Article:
More than ever, your children are the target of scam
artists. We are constantly on the lookout for identity theft, but your kids are
35 times more likely to fall victim to identity theft than an adult.
Axton Betz-Hamilton was 19 when she first requested a copy
of her credit report. She expected a high score, but got exactly the opposite.
"My credit report was 10 pages long full of fraudulent
credit card entries and associated collection agency entries,"
She learned her identity had been stolen years earlier, when
she was just 11. The biggest shock was who stole it - her own mother.
"Not only did she steal my identity, she stole my
father's identity as well as my grandfather's identity," Betz-Hamilton
recalled. "She ruined her own credit and then moved on to ours."
Betz-Hamilton discovered it after her mother had died.
Michael Dansack is a Sylvania attorney who has represented
victims just like Betz-Hamilton. He says unfortunately her case is not an
"Generally it's someone who knows the minor,"
Dansack explains. "Often it can be a relative or a parent, a friend, a neighbor."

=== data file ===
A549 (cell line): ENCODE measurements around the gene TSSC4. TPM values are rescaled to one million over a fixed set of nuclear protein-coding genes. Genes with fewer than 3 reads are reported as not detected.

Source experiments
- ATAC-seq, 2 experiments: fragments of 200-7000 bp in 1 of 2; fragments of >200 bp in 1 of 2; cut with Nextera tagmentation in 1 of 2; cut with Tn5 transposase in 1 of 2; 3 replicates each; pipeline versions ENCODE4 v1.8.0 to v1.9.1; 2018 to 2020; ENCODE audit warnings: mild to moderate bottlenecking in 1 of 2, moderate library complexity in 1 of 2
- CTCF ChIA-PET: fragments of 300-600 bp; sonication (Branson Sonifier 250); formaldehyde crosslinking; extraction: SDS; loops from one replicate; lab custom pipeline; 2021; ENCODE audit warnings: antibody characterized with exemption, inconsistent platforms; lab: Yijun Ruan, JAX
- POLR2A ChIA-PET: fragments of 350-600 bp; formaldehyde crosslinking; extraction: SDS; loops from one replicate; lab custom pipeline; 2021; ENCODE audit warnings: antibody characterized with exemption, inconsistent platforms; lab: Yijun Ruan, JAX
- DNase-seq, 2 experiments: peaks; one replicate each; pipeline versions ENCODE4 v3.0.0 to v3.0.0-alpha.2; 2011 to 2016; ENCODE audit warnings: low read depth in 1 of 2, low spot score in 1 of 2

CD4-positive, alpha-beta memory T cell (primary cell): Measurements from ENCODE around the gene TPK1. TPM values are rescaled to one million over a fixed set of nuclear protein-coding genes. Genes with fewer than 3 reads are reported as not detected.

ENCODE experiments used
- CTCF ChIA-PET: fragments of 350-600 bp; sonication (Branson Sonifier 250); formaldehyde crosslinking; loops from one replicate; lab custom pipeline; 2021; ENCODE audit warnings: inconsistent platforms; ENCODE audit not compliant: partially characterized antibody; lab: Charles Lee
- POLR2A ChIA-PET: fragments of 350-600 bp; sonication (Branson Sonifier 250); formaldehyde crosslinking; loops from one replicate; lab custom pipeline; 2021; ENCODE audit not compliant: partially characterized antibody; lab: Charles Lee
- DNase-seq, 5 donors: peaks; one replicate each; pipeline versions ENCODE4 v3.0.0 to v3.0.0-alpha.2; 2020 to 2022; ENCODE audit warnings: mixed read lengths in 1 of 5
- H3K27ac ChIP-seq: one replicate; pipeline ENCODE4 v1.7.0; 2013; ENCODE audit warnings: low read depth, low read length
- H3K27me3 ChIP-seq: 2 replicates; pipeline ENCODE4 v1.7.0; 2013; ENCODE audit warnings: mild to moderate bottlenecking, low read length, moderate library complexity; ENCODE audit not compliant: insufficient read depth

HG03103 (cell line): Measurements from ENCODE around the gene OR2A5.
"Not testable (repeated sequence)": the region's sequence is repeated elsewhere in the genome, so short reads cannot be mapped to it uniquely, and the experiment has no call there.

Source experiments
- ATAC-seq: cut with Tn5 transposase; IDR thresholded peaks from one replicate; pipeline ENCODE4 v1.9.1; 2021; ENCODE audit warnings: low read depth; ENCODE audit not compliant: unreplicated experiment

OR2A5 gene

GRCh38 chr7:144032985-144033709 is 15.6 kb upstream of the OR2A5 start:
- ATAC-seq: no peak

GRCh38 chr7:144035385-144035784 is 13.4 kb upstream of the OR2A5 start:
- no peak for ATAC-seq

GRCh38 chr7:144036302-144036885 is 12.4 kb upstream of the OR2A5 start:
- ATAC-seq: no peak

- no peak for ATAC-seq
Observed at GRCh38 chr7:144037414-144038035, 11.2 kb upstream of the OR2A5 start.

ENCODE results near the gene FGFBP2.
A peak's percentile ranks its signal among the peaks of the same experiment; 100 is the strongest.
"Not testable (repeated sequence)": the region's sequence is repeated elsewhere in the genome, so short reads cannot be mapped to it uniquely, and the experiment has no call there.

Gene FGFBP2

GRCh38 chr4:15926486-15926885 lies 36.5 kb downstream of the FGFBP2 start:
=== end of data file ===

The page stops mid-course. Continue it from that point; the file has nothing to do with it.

These unlikely predators use a child's name and social
security number to open accounts, and since most companies do not cross
reference the age, the fraud goes undetected.
"Many times it goes unnoticed until they're getting
ready to go off to college or to rent there first apartment or obtain their
first credit card," Dansack said.
A study by Carnegie Mellon CyLab found 1 in 10 children had
someone else using their social security number. One of the challenges here is
it's hard to be proactive. It's really more about being reactive. Be aware, and
watch for red flags.
"I think the warning signs are if you start getting
bills and statements for services you didn't receive or products you didn't
purchase," Dansack said. "If you're getting a denial for some kind of
government benefit. Generally you're going to get some kind of notice from
someone that just kind of seems odd. That you shouldn't be getting. That would
be the trigger to take a look and contacting the credit reporting
Be sure to shred anything you don't need, including medical
records. Be careful who you share personal information with. That includes
public schools, little league, summer camp and the like. It's also a good idea
to run a check when your child reaches 16 or 17.
"That may be the time to kind of look, or pull a credit
report to see what it says," Dansack suggests. "It would give
adequate time to remedy or correct some of the problems before you really are
in a position where you need to do certain things when they become an